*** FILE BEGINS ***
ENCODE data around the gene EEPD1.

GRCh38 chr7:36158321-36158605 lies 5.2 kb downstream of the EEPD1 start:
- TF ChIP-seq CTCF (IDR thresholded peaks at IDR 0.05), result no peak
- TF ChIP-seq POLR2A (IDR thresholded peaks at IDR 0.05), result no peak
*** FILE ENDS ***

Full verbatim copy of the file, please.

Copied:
ENCODE data around the gene EEPD1.

GRCh38 chr7:36158321-36158605 lies 5.2 kb downstream of the EEPD1 start:
- TF ChIP-seq CTCF (IDR thresholded peaks at IDR 0.05), result no peak
- TF ChIP-seq POLR2A (IDR thresholded peaks at IDR 0.05), result no peak